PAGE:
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|Seconds from Disaster|
Title card used between 2011 and 2018
|Based on||Historically relevant man-made and natural disasters from the 20th century|
|Narrated by||Ashton Smith |
|Country of origin||United States / United Kingdom|
|No. of seasons||7|
|No. of episodes||69 (list of episodes)|
|Running time||30/40–50 minutes|
|Production companies||National Geographic Society|
Darlow Smithson Productions
|Original network||National Geographic|
|Original release||July 6, 2004– February 22, 2018|
|Preceded by||Seismic Seconds|
|Followed by||Critical Situation|
Seconds from Disaster is a US/UK-produced documentary television programme that investigates historically relevant man-made and natural disasters from the 20th and early 21st centuries. Each episode aims to explain a single incident by analyzing the causes and circumstances that ultimately effected the disaster. The program uses re-enactments, interviews, testimonies, and CGI to analyze the sequence of events second-by-second for the audience.
Seconds from Disaster was first broadcast on the National Geographic in 2004 and originally consisted of 45 episodes over three seasons. Following its original conclusion in 2007, the show was put on a four-year hiatus and later replaced with Critical Situation. In 2011, National Geographic revived the show and aired another 22 episodes over three seasons until the following year. In 2018, the show revived again and aired two episodes featuring compilations about helicopter and airliner crashes. Narrators of the show are Ashton Smith, Richard Vaughan, and Peter Guinness.
Seconds from Disaster is characterised by an emphasis on chronological sequencing (in accordance with the show's name), the use of CGI technology and its blueprint-like CGI format. The show has little or no dialogue for the actors in the re-enactments, but instead is almost entirely dominated by the narrator.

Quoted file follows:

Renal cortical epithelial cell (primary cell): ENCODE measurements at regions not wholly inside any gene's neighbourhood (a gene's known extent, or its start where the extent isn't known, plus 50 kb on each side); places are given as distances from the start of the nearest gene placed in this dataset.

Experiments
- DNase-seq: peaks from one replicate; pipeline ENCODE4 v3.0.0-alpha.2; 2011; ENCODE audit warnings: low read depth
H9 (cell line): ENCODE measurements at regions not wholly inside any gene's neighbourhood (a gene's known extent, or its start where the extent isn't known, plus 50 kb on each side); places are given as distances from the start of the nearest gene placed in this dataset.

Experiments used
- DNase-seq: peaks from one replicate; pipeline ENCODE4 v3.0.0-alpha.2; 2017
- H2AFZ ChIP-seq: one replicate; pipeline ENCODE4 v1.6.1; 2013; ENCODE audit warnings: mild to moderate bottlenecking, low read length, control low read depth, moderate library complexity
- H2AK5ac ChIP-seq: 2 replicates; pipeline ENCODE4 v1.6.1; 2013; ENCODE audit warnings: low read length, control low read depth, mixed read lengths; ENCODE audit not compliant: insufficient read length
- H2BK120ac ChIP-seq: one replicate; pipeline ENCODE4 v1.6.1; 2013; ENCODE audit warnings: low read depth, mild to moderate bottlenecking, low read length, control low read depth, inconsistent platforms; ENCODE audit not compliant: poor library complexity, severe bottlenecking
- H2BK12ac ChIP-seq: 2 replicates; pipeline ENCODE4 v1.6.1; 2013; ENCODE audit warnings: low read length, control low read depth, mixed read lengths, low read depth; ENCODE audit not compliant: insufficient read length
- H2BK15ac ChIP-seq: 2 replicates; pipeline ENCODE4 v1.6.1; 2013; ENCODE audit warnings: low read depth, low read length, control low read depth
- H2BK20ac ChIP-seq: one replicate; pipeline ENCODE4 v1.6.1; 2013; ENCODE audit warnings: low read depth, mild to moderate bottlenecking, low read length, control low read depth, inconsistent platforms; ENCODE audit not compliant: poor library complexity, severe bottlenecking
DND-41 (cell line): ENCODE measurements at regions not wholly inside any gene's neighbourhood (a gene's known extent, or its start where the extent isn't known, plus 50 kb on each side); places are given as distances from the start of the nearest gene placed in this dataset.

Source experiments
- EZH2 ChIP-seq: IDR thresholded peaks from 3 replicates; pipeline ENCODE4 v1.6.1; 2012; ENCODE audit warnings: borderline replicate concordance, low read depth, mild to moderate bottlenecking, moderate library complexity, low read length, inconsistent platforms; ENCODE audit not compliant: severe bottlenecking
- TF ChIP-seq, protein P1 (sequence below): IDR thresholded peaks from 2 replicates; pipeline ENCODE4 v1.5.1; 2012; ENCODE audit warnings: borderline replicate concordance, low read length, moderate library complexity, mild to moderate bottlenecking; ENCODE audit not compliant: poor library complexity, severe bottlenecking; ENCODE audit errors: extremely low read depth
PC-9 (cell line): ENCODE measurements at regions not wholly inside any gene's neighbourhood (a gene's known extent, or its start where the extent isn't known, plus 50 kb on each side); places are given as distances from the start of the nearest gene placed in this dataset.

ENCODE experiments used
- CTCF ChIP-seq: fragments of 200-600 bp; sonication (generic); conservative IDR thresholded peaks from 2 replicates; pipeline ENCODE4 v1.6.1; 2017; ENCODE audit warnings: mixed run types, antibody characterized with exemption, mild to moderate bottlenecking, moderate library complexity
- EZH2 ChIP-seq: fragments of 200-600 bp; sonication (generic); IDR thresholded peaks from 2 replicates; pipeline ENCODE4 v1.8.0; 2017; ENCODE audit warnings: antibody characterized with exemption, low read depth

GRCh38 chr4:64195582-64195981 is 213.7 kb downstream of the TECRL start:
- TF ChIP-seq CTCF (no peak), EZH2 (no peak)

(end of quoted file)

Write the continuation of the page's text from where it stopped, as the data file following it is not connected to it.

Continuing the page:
Each episode begins with a chronological re-enactment of the disaster, which is always cut into several scenes displaying critical moments in the unfolding of the disaster with a clock appearing at the beginning of each scene. After the sequence of events, the show "winds back" the scenes to analyse the causes and events leading up to the disaster. The series uses blueprint-formatted CGI in every episode to reveal the anatomy of the disaster and the structures involved but in season 3, the blue formatting of the CGI is not used on the background and is replaced with a white background. From season 4 onwards, they used a sepia-like background. The show concludes with the original disaster scenes being rewound and played again; but this time, the clock is being replaced by a countdown timer and the conclusions reached from the analysis being put together with the sequence. Most often, the show finishes with a short moment of sentimentality (where those involved often speak of their emotions on the disaster) followed by the technological advances made to prevent similar disasters from happening again.
|First aired||Last aired|
|1||13||July 6, 2004||October 26, 2004|
|2||19||June 28, 2005||July 11, 2006|
|3||13||July 25, 2006||March 7, 2007|
|4||6||September 5, 2011||October 10, 2011|
|5||6||March 11, 2012||April 22, 2012|
|6||10||July 22, 2012||December 29, 2012|
|7||2||February 15, 2018||February 22, 2018|
- Blueprint for Disaster
- Critical Situation
- Mayday (Canadian TV series)
- Seismic Seconds
- Trapped (National Geographic Channel)
- Zero Hour (2004 TV series)